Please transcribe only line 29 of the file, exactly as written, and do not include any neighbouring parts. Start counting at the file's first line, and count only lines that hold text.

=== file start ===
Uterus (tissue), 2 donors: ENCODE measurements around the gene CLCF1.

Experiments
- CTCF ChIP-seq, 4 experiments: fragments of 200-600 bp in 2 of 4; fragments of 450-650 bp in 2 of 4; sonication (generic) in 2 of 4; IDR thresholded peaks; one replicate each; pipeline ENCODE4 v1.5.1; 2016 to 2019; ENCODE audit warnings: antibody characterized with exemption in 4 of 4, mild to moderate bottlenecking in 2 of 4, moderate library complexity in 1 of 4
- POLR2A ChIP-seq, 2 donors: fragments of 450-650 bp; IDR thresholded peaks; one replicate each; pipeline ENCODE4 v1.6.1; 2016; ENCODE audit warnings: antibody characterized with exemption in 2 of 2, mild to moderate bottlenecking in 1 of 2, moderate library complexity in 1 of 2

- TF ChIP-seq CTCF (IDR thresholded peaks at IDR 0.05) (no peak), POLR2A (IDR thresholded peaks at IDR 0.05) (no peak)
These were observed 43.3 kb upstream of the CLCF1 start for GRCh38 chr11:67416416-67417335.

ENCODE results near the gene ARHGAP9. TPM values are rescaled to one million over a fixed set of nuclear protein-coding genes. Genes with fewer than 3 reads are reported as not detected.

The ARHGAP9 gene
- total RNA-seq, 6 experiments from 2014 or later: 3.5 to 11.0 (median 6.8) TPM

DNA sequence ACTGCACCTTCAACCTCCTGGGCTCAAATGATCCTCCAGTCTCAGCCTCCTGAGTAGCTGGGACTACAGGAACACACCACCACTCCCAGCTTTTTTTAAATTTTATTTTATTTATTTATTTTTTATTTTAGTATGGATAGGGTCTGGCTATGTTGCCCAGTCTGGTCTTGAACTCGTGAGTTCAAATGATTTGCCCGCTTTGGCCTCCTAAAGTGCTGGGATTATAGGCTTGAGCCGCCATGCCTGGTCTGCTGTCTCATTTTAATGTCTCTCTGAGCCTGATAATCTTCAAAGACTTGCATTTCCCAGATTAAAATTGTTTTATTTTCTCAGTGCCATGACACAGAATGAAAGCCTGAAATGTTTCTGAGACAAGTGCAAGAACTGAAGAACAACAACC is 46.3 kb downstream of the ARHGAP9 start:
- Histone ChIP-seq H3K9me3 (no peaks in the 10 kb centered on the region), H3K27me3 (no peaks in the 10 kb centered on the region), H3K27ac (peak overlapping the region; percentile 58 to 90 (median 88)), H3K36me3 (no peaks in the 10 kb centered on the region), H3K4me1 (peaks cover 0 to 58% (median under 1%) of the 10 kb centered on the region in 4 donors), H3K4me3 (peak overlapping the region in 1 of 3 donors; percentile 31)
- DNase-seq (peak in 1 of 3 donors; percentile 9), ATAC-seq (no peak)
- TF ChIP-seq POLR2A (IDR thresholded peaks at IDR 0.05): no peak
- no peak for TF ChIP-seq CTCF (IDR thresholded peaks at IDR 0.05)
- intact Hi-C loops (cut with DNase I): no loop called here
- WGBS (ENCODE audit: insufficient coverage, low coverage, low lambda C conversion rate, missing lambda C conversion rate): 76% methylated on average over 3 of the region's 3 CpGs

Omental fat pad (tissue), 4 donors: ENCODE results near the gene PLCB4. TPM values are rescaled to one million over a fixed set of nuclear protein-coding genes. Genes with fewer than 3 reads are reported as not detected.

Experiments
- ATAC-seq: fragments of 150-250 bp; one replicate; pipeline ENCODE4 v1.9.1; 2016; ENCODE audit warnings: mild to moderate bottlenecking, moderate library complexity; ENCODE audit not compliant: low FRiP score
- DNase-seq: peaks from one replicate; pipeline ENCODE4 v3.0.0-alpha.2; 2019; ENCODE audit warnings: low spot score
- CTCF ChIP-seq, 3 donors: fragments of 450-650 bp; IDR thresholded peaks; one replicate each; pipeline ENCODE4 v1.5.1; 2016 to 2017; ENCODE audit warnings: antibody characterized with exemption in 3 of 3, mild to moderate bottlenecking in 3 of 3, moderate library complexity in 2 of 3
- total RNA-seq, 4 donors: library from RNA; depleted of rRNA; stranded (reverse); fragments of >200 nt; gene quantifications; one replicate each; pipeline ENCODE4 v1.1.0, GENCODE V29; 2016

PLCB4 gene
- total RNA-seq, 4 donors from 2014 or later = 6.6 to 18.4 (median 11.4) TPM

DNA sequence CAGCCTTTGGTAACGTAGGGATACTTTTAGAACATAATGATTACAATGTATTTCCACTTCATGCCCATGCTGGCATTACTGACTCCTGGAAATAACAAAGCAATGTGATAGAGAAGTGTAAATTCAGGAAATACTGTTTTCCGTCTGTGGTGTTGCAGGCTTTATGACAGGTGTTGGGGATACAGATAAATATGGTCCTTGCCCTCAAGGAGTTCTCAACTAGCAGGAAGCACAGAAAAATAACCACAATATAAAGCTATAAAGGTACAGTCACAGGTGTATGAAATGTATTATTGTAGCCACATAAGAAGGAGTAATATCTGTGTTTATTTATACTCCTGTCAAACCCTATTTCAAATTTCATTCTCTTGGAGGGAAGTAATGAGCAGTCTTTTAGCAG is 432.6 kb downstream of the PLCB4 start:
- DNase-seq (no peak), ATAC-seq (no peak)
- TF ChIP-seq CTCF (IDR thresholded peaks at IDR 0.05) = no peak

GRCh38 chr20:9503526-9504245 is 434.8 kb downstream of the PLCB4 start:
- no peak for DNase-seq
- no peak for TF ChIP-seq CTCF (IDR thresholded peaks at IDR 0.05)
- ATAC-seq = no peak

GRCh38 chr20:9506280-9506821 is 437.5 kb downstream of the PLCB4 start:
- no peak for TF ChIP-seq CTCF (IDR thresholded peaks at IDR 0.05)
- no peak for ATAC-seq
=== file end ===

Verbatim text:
- no peak for DNase-seq